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7 Employee Engagement Metrics to Track for a Productive Workforce

Discover what employee engagement metrics you need to track to understand employee satisfaction to prevent performance dips and attrition.

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Learn the top seven employee engagement metrics to track.

Employee engagement can boost productivity, lower attrition, and create a better experience for everyone in the company. While research shows engagement levels are steadily increasing, there's still significant room for improvement as employees and employers continue to navigate post-pandemic changes to the workplace like hybrid work and return to the office (RTO) policies.

On its own, engagement can be hard to measure as it has a high degree of subjectivity. That’s where metrics come in. They offer an objective, data-informed way to analyze engagement, showing which strategies are working and which could be improved. Here’s everything you need to know to successfully track employee engagement metrics.

Download this free guide to learn the 10 HR metrics every company should track—plus 5 bonus metrics.

What are employee engagement metrics?

Employee engagement metrics are quantitative and qualitative measures that show how connected, involved, and satisfied an employee is at their job. The metrics gauge both how connected people are to their roles and how well they align with the company’s values. 

Why measuring employee engagement metrics is important

Knowing the engagement levels in your company helps you understand how people feel in their roles. Employees who are dissatisfied with their job will start performing worse and sooner or later, will leave. 

By measuring engagement metrics, you can stay one step ahead, seeing when such issues arise and taking steps to correct them. On top of these, a Gallup study brings some eye-opening statistics related to engagement:

  • Absenteeism levels of engaged teams are up to 81% lower than non-engaged ones.

  • Companies where employees score better in engagement are 18% more productive.

  • Teams with low employee engagement typically endure turnover rates that are 18% to 43% higher than highly engaged teams.

How do you measure employee engagement?

Some metrics are easy to measure. You look at numbers, compare them, and get your results. Employee engagement metrics aren't as straightforward. But there are a few techniques you can use to get accurate results:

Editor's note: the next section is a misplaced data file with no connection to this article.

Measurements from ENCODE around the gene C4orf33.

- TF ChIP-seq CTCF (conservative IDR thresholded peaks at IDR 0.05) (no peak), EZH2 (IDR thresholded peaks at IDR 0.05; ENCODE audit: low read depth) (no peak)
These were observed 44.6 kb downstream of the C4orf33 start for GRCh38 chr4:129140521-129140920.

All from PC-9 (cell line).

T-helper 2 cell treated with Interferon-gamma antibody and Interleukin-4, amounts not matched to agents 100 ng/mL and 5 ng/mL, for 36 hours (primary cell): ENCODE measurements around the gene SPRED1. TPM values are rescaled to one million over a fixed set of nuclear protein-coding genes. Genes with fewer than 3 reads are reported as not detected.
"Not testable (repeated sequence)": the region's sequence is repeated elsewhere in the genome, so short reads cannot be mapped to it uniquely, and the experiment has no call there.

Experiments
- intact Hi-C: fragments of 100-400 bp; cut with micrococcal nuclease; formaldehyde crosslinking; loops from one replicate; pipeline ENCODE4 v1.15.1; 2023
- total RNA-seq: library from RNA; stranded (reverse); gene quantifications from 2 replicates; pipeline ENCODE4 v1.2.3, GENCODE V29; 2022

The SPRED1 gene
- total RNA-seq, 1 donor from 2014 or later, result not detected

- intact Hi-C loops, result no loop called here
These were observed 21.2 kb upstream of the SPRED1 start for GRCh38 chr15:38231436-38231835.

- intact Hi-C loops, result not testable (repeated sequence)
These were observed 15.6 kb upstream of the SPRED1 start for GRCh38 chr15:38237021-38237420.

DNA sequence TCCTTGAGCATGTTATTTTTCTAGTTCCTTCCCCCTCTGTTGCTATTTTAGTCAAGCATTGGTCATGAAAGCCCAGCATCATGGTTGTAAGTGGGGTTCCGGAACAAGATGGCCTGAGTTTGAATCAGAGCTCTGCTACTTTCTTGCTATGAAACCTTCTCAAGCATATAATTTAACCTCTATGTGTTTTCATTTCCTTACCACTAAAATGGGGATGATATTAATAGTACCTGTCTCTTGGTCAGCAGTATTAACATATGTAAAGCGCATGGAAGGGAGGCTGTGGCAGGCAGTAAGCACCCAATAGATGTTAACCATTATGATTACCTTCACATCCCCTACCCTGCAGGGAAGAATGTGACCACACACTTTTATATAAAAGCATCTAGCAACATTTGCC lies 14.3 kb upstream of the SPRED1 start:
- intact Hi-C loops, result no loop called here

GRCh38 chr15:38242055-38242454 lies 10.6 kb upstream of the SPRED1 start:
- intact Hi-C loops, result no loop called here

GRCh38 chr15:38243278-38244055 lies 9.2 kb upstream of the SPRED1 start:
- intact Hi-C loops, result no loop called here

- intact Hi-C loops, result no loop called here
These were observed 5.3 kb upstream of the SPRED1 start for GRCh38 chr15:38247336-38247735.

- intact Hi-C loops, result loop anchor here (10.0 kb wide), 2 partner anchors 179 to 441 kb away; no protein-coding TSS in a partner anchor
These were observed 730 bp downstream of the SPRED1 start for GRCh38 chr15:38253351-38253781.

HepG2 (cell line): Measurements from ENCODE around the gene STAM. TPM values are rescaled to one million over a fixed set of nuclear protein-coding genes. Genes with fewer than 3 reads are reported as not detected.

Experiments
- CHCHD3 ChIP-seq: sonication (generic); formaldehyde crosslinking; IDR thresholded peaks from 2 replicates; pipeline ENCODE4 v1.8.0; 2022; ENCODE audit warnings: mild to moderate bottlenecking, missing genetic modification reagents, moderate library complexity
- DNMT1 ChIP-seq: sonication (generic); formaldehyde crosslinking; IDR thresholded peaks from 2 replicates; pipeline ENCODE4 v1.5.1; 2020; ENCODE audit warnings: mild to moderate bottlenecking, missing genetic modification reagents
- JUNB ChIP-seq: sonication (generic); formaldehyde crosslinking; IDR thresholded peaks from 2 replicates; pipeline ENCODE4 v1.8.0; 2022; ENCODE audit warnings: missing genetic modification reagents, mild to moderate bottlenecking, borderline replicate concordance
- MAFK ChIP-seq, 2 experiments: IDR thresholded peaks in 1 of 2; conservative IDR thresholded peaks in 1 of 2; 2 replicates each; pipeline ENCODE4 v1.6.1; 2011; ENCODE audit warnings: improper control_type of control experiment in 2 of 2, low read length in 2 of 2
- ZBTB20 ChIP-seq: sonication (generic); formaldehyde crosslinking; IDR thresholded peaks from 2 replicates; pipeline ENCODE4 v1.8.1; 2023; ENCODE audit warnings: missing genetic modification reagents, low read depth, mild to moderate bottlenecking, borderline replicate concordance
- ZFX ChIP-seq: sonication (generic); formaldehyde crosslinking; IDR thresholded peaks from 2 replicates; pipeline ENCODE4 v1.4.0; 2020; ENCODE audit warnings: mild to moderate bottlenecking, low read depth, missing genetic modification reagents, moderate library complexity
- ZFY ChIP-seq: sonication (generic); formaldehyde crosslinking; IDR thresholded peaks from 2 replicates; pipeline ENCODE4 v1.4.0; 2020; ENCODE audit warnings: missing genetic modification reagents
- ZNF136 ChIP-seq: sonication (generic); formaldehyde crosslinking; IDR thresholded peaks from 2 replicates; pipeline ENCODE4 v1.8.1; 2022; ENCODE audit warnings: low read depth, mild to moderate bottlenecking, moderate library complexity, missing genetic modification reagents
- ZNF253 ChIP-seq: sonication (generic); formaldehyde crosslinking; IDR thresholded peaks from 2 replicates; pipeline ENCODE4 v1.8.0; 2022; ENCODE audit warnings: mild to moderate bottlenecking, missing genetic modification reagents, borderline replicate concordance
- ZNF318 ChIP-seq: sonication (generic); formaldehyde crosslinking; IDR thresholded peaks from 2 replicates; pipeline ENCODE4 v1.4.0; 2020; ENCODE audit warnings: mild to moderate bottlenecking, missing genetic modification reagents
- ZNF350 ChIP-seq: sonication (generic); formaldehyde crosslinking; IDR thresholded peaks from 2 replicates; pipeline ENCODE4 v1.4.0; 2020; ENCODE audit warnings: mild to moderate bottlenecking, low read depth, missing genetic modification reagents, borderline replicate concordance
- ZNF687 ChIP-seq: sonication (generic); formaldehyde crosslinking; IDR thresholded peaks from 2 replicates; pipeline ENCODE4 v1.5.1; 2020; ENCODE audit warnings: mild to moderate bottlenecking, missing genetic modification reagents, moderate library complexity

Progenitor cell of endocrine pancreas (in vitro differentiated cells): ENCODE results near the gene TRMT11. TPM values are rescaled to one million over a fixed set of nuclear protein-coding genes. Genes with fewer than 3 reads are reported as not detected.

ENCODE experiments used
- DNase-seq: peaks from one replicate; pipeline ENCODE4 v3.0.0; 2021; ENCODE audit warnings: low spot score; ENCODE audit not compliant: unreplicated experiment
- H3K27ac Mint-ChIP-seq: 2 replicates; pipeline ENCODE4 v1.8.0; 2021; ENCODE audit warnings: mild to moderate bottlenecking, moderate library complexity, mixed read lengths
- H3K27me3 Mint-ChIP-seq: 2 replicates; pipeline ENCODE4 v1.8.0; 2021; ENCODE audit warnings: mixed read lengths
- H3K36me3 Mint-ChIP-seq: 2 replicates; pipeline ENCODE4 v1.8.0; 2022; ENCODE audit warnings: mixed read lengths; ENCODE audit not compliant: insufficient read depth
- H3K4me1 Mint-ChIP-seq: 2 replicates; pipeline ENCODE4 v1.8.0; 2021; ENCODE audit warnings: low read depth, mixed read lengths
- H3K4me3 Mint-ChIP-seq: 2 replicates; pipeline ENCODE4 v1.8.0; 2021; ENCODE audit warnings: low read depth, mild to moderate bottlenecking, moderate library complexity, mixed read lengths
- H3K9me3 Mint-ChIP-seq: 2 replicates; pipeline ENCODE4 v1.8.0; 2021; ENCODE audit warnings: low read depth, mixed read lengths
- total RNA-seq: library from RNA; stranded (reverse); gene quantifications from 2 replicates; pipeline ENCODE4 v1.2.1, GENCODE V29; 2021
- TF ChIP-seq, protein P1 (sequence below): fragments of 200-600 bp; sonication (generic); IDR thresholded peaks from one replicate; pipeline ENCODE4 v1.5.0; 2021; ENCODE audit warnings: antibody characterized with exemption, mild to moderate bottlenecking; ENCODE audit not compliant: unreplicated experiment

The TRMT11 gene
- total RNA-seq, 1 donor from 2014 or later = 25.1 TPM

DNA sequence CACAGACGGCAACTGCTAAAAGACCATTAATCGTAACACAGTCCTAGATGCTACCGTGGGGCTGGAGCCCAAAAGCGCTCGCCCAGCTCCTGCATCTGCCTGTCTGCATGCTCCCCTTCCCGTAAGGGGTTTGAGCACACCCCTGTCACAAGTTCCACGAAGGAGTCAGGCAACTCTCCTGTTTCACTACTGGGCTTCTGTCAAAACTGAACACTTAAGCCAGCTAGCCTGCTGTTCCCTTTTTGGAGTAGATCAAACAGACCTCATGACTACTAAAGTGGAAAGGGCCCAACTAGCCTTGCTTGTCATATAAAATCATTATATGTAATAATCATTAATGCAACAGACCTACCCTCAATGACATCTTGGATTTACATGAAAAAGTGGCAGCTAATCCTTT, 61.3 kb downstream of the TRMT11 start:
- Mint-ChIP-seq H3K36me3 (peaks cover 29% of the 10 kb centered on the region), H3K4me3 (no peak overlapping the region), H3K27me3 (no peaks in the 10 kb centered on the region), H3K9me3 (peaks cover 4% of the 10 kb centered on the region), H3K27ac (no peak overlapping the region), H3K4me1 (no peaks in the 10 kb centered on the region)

• Use surveys. They may be subjective and sometimes unreliable, but they are a good starting point. By getting your employees’ thoughts, you’ll get an idea of how they feel about their work and the company. Don’t rely solely on surveys, though, when making important decisions.

  • Check the net promoter score (NPS). The NPS shows you how likely a person is to recommend the company as a workplace to a friend. It is more common when measuring customer satisfaction, but you can just as easily use it for employee engagement. Like surveys, it is subjective, so use it alongside other metrics, like retention or absenteeism.

  • Track and measure HR metrics. Keep an eye on HR metrics like absenteeism, voluntary turnover, performance, and employee satisfaction to understand how engaged your employees are and spot trends that might signal a change in engagement.

7 metrics to measure employee engagement

Measuring employee engagement metrics is critical to having a productive and happy workforce. Here are some of the most important ones to track:

1. Absenteeism

A high absenteeism rate is often the first sign something is wrong in the company. It occurs when people no longer see the value of putting in the work, are overworked, or are simply unhappy with the company and their jobs. Plus, high absenteeism usually precedes voluntary turnover. 

While several things could make people miss work, low engagement is one of the possible causes. It can also lead to issues for the other employees, as they’ll suddenly have more work on their hands.

2. Retention

Retention and engagement often go hand in hand. Retention is a critical component of productivity and performance. High turnover is a clear sign something is wrong within the company. Perhaps there’s a lack of diversity, no opportunities to learn new things, or engagement is low. When employees, especially top performers, choose to stay for a long time, it signals good engagement and satisfaction. Plus, high retention cuts down on costs that would otherwise be used to replace those who leave. 

3. Employee NPS

The employee net promoter score is one of the simplest ways to measure engagement and satisfaction. You’ll need to start by asking employees a simple question: “What is your likelihood, on a scale of 1 to 10, to recommend this company as a workplace?”